The FDIR is supported by Survalent Technology's open-architecture system, which includes several of the firm's open system applications.
He would not say how much has been spent on implementing the new system as it’s still in the pilot stage.
Caudwell says technology take-up by distributors has been on the slow side compared with other industries, but that is changing.
“Process industries have been automating systems since the introduction of SCADA systems and computers.”
Implementing the FDIR system is part of a long-term plan Horizon has to better serve its consumers and take advantage of developments in technology.
Caudwell says the firm is in the process of developing an outages management system to better understand where faults occur on the network.
“Ultimately we’d like to have smart meters as part of that - telling us where customers are without supply - but because the of the nature of New Zealand’s regulatory environment and the fact that the meters are typically owned by the retailers it really requires some willpower and cooperation to make that happen.”
Horizon also recently deployed Smartrak – a system for monitoring and managing the dispatch of its staff in the field. Caudwell says the technology shows where field workers are in relation to the firm’s assets.
One of the newer applications from Survalent is SurvCentral which is designed for Advanced Distribution Management System (ADMS) database access from your mobile device.
The mobile devices can run Apple iOS, Android, Windows and Blackberry operating systems. You can visualize your data points, lists and other tabular information, as well as your graphic displays on smartphones or tablets using any of the above OS platforms. SurvCentral provides users a great way to “see” the data of your ADMS applications while you are traveling.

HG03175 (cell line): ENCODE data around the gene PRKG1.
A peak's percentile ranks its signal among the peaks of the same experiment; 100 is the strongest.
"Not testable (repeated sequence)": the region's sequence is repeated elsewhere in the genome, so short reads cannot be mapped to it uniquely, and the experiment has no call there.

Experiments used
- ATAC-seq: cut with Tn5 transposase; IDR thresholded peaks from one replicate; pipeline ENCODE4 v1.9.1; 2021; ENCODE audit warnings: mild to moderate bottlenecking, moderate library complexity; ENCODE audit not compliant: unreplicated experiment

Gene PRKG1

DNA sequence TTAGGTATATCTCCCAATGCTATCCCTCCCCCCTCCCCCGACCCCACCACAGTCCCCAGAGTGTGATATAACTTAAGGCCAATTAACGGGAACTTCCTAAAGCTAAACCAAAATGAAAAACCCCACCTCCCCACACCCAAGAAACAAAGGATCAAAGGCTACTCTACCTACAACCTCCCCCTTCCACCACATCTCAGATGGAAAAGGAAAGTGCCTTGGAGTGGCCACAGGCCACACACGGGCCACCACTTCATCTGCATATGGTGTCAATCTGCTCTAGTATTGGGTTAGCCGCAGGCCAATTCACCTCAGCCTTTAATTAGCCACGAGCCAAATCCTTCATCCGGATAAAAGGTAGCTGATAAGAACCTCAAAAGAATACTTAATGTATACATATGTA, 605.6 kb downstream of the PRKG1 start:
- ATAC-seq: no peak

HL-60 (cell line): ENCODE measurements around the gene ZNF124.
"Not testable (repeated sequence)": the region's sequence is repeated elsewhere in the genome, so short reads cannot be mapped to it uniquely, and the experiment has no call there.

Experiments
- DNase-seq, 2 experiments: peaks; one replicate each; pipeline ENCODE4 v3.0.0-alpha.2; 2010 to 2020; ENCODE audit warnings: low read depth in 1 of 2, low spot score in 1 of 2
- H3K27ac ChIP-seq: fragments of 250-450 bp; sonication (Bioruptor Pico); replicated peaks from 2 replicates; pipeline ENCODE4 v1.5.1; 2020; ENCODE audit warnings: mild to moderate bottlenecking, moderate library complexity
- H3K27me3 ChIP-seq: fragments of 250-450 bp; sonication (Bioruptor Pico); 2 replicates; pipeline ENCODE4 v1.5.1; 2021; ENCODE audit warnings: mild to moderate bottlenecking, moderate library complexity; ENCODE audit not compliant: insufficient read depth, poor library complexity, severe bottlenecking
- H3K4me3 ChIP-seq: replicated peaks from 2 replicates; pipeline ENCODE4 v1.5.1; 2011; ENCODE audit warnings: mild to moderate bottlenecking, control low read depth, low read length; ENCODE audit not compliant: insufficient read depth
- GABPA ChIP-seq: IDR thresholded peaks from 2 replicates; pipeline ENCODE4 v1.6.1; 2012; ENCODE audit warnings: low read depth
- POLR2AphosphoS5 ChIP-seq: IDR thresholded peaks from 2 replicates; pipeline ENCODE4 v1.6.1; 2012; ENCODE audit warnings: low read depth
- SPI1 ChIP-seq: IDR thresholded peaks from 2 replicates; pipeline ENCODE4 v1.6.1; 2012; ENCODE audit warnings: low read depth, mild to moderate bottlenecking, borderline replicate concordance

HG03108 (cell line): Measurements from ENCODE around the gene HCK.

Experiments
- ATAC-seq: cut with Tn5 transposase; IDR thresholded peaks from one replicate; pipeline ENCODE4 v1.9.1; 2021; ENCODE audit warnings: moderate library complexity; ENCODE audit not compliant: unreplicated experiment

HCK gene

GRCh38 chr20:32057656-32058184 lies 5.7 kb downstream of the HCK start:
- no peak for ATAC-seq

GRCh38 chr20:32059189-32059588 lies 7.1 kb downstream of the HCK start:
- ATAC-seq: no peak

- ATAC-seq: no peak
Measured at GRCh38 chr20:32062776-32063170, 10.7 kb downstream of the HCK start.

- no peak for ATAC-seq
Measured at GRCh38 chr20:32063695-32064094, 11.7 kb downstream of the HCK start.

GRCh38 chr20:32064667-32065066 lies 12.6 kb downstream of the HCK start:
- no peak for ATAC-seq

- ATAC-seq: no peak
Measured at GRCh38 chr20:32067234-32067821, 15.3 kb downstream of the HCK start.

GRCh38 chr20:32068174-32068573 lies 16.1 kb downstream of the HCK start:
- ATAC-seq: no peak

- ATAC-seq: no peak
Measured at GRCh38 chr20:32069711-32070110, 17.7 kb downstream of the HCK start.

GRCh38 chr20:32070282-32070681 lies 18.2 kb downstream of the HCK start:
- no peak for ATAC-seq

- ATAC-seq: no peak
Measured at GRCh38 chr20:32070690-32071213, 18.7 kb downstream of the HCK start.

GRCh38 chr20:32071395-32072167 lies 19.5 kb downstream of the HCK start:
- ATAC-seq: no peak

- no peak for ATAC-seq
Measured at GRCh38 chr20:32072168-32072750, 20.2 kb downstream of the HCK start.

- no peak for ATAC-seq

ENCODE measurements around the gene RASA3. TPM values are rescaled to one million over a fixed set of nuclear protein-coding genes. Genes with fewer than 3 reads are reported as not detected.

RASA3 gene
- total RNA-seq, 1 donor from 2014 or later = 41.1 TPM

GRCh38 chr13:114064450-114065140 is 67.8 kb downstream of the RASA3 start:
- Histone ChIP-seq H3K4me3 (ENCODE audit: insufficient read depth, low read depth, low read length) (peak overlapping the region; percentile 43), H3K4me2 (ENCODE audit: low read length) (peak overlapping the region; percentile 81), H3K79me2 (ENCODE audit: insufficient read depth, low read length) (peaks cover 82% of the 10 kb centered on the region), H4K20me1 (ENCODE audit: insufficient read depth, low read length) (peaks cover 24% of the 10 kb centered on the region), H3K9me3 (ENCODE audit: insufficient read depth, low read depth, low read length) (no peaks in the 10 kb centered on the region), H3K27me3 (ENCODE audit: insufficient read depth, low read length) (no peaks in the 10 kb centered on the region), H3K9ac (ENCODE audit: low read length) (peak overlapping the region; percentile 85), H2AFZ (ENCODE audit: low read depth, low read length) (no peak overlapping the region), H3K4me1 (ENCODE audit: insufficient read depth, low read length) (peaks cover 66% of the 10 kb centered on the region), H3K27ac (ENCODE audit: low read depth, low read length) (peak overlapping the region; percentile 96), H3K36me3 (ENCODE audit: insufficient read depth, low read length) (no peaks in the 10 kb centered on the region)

Other Key Features of SurvCentral include:
Read more about Survalents ADMS solutions from Quasar
The MINER™ is a member of the Station Controller family of devices. Station Controllers not only combine the functions of a traditional RTU with the functionality of a Data Concentrator, but also includes a Terminal Server and a Web Server.
The MINER™ provides a balanced combination of I/O points and communication ports in a compact package, operating with just 6W in industrial temperature range.
The communications capabilities allow the MINER™ to connect to multiple IEDs either on multiple ports with multi-drop configurations or over one or two Ethernet ports. The communication to the master or masters can be configured to occur via one or more of four serial ports or via one or two Ethernet ports. When connected to an Ethernet LAN, one or more serial ports can be configured to act as terminal server ports. This allows a remote device (the master or other appropriate computer on the LAN) to access this port and exchange data with an external device. As an example, this feature can be used to remotely configure IEDs or upload historical data files.
The MINER™ has two dedicated serial ports for configuration, point monitoring and diagnostics. A simple terminal connected to this port will act as the Human interface. When connected to an Ethernet LAN, the same configuration and diagnostic operations can be performed remotely on the RTU via Telnet or Web Browser.
A powerful Web Server is also integrated within the MINER™. This user friendly tool allows operation, maintenance and configuration of the RTU without the need of proprietary software. Any standard web browser allows direct access to the web server built-in within the MINER ™.
Simple configuration is provided by the Points Mapping Wizard which allows points mapping of third party IEDs and I/O cards in a graphical environment. An extensive library of point maps is available for the most common IEDs available on the market, making IED point mapping a few clicks of the mouse.